An Economist's Nightmare


Mubarak realizes that to snap Egypt out of its present malaise and decrease the appeal of Islamic fundamentalists, he must improve the economy's performance. He has taken the first step of committing himself to an ambitious restructuring of the economy, but he faces a herculean task. Years of avoiding the sort of structural reforms so many other countries have adopted have weakened the Egyptian economy. The economy stagnated during the 1980s, while external debt rose by nearly 150 percent, from $21 billion to $50 billion. In 1991, with arrears to foreign creditors mounting, Egypt was forced to agree to a reform program monitored by the International Monetary Fund and the World Bank. In deference to the role it played in the Persian Gulf War, Cairo received extremely generous compensation—$7 billion in military debt write-offs from the United States and another $10 billion from other bilateral creditors, conditioned on Egypt's staying in the good graces of the international lending agencies.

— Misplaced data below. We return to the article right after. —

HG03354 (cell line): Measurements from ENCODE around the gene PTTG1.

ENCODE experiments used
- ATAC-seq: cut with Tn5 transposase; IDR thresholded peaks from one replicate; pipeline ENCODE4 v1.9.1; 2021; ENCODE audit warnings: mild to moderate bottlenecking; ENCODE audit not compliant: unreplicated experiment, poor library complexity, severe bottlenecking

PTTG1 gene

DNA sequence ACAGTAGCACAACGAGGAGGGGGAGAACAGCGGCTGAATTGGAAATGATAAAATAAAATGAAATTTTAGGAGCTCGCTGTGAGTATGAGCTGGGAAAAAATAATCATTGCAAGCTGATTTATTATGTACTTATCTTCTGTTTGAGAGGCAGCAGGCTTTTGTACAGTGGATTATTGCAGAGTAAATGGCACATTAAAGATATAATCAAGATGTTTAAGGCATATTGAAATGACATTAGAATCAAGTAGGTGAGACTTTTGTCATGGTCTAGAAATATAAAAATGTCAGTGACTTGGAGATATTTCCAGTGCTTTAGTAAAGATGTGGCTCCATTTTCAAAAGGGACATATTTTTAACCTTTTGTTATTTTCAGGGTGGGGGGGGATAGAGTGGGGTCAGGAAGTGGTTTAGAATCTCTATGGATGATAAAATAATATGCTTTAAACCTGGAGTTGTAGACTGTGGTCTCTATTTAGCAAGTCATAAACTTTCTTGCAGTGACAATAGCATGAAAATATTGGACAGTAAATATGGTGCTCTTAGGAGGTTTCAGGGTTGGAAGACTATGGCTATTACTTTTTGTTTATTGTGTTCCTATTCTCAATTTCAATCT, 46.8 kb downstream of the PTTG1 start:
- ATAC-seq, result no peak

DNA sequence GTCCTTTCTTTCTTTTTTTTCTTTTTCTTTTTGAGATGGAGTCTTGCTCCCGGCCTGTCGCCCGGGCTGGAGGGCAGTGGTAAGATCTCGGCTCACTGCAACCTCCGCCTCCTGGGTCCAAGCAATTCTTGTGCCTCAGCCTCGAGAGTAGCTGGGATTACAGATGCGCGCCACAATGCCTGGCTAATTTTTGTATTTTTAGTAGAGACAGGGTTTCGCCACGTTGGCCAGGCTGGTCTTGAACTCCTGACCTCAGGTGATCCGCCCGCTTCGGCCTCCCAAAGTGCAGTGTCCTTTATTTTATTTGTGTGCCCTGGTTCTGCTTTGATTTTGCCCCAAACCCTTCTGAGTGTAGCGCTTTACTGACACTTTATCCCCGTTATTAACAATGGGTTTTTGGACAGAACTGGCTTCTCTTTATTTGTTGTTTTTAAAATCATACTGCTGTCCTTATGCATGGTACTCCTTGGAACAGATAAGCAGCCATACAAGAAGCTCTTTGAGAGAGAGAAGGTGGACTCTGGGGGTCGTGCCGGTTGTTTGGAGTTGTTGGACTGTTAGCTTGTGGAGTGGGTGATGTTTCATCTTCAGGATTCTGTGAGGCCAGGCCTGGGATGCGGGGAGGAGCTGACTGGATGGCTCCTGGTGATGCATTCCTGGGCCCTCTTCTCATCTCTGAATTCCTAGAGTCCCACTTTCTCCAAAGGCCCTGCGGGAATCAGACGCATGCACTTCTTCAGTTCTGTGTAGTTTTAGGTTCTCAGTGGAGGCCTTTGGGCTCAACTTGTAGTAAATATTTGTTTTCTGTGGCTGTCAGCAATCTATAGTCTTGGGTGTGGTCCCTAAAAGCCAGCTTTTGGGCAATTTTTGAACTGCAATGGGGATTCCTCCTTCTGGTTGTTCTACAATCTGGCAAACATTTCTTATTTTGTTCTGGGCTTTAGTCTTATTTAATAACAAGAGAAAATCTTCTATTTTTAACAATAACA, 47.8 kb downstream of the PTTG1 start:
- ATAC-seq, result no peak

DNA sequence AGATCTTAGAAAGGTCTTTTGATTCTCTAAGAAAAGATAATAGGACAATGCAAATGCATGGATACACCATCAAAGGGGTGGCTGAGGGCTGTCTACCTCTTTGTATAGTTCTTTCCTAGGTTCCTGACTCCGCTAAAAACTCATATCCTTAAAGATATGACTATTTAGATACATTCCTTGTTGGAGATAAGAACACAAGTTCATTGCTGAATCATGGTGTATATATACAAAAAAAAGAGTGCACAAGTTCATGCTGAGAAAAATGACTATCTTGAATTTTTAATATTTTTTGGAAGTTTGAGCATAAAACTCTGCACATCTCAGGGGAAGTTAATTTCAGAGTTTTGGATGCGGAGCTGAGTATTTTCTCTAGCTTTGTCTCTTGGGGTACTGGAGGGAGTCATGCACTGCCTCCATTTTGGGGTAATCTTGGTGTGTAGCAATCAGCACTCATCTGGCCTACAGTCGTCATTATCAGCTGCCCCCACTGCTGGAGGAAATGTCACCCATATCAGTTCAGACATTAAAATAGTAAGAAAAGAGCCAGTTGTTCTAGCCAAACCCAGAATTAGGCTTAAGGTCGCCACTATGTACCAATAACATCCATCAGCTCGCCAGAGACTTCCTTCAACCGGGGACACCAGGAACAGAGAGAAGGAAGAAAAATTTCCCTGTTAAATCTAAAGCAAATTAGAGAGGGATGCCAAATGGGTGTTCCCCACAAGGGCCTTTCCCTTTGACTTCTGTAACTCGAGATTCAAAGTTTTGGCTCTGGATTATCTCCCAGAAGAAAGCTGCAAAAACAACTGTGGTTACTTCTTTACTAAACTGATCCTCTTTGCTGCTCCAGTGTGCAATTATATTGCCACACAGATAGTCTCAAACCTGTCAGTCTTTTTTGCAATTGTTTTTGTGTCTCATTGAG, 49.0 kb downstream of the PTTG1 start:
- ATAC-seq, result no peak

So far the reform effort has progressed more smoothly than anyone expected. Floating the Egyptian pound and initiating treasury bill auctions brought some $14 billion in reserves into the central bank coffers. But the hard part is still to come. The international agencies are pushing Egypt to begin privatizing chunks of the public sector, which still accounts for nearly 70 percent of industrial production, and to drop the current high tariff barriers. But with the possibility of further social unrest doubtless in mind, Mubarak is balking at policies that could raise unemployment, already unacceptably high at 15 percent. Mubarak is also running into resistance from the notorious public sector bureaucracy, which does not want to see its power base turned over to private businessmen. Even private businessmen are far from unrestrained admirers of reform. They have spent large sums to obtain permission to operate in Egypt. Protection often makes their plants highly profitable. The last thing they want is relaxed rules that allow competitors entry into their markets.